The Barnard Neuroscience and Behavior (NSB) Department, founded in July 2019, offers a “new curriculum” to all students who entered in Fall 2019 and thereafter. Students who entered in Fall 2018 had options that were determined individually by the courses they have taken and their interests. Students who entered July 2017 or earlier follow the “old curriculum” established under the rubric of the Neuroscience Program.
Declaring a NSB Major
To declare a NSB major you should first select one of the NSB faculty members to be your major advisor. Next, you have to fill the form generated by the Barnard College Registrar, which the NSB chair has to sign.
FAQ about the Major and NSB Courses
• Dr. Michele Miozzo (Department Administrator) email@example.com
- Can help you find the best faculty member or administrator when you are not sure how to get your questions answered or problem solved
• Prof. Rae Silver (Department Chair) firstname.lastname@example.org
- Questions about Major declaration
- Transfer students
• Prof. Kara Pham (Departmental Representative) email@example.com
- Questions about NSB major requirements
- Questions about course labs
- Questions about transfer credits for the NSB major
- Questions about seminars
- Questions about Chemistry Department courses
• Prof. Peter Balsam firstname.lastname@example.org
- Questions about Senior Thesis
• Prof. Maria Fernandez (SRI Department Representative) email@example.com
- Questions about Independent Study
• Prof. Liz Bauer firstname.lastname@example.org
- Questions about Biology Department courses
• Prof. Russell Romeo email@example.com
- Questions about Psychology Department courses
You should first select one of the NSB faculty members to be your major advisor and then fill out the Major Declaration Form (also available through the Registrar's Office). You will need to indicate the name of your current advisor and have the form signed by the NSB Chair.
Any faculty member in the NSB program can serve as your advisor. You should pick somebody whose area of interest overlaps with yours and/or somebody with whom you feel comfortable. Make sure you confirm that she/he is accepting new advisees at this time. You should realize that selecting an advisor is an important decision, but not a momentous one. You can always change your advisor, and you are welcome to consult with other faculty members.
Several courses in the Departments of Psychology and Biological Science at Columbia can be used to fulfill NSB major requirements. The list of Overlapping CU Courses can be found here.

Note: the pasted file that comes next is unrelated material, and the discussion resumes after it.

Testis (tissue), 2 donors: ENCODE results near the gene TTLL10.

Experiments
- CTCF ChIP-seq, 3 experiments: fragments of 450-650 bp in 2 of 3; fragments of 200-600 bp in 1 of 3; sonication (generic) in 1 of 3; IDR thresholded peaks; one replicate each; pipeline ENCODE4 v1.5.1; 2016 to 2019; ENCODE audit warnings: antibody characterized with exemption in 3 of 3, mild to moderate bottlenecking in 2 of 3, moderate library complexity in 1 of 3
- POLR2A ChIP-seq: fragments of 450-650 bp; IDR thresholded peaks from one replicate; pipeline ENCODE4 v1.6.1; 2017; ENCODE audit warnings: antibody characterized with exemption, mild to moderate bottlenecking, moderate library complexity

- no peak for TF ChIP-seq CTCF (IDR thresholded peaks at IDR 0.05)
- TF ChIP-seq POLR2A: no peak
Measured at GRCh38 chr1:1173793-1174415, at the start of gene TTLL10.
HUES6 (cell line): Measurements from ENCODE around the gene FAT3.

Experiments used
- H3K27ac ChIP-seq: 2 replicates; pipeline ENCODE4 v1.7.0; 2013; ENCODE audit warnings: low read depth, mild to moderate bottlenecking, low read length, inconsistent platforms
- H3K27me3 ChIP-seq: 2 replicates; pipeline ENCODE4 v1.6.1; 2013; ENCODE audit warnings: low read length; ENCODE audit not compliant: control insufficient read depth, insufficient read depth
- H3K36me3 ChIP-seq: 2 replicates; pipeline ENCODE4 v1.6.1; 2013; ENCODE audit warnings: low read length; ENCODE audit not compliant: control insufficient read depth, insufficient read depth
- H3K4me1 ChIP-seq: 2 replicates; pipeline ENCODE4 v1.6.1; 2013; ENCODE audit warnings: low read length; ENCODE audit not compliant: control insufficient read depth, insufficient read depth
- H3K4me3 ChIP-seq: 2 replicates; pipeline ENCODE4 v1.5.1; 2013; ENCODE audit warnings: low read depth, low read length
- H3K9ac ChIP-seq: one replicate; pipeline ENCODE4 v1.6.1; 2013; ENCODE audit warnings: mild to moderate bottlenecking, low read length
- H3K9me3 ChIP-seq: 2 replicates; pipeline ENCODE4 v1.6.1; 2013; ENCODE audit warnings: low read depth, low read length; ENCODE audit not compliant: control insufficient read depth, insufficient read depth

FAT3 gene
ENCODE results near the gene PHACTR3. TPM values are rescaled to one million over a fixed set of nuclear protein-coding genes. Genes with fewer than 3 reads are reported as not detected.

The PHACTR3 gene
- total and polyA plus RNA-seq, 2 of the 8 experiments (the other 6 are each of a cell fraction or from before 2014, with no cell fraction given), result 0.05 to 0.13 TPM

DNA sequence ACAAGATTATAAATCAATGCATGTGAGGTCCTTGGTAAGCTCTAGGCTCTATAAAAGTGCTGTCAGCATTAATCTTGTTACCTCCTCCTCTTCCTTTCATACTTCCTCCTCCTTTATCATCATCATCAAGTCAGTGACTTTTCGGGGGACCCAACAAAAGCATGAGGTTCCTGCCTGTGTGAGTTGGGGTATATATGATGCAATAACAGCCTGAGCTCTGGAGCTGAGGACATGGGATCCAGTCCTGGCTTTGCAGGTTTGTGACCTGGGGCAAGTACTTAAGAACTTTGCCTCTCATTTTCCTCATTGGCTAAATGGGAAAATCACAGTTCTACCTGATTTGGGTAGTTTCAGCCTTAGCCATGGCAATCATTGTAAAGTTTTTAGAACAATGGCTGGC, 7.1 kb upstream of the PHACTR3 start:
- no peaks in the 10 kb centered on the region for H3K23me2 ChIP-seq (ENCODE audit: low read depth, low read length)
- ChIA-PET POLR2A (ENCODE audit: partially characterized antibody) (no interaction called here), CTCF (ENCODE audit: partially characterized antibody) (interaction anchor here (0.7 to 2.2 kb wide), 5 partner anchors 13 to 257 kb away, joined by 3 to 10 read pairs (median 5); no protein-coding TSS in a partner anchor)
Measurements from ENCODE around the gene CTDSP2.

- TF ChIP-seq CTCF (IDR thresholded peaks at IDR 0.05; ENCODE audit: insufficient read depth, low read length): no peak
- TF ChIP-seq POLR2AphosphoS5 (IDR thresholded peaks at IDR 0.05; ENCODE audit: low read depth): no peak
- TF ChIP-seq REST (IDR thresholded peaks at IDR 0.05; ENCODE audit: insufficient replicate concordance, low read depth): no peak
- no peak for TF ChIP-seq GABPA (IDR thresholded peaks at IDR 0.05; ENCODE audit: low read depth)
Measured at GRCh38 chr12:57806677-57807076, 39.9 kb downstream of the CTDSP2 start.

• Q: How do I sign up for introductory Biology courses? A: There are several introductory courses offered by the Biology Department here at Barnard. Please visit the Department's website for course descriptions and information on signing up for lectures and labs.
• Q: How do I sign up for upper-level Biology courses? A: All upper-level Biology labs are limited to 16 students. When you register for one of these labs, you will automatically be put on the wait-list. Seniors will be taken off the wait-list first, followed by juniors. Please note that if you receive a seat in a lab, you must attend the first lab. If you are absent from this lab meeting, you will be dropped from the course and your seat will be filled by another student.
• Q: I didn't get into my preferred upper-level Biology lab? What do I do now? A: If you do not get into your first choice lab course you may sign-up for a spot on the wait-list. L courses now have a wait-list function as explained on the Registrar website.
- For questions about Biology Department courses please contact Prof. Liz Bauer firstname.lastname@example.org
This is a question we receive a lot: "I am a sophomore following the new NSB major curriculum. Are PSYC BC1101 Statistics or Columbia’s STAT UN1101 Introduction to Statistics an acceptable swap for NSB Statistics & Research Design in the new curriculum, or is this only applicable for the old curriculum?"
Answer: PSYC BC1101 Statistics or Columbia’s STAT UN1101 Introduction to Statistics or NSB Statistics & Research Design all meet the requirement. NSB Statistics & Research Design course emphasizes experimental design and places less emphasis on statistics than BC1101 or UN1101. NSB Statistics & Research Design is more relevant to thinking about how to understand brain and behavior and is the course introduced in the new NSB curriculum.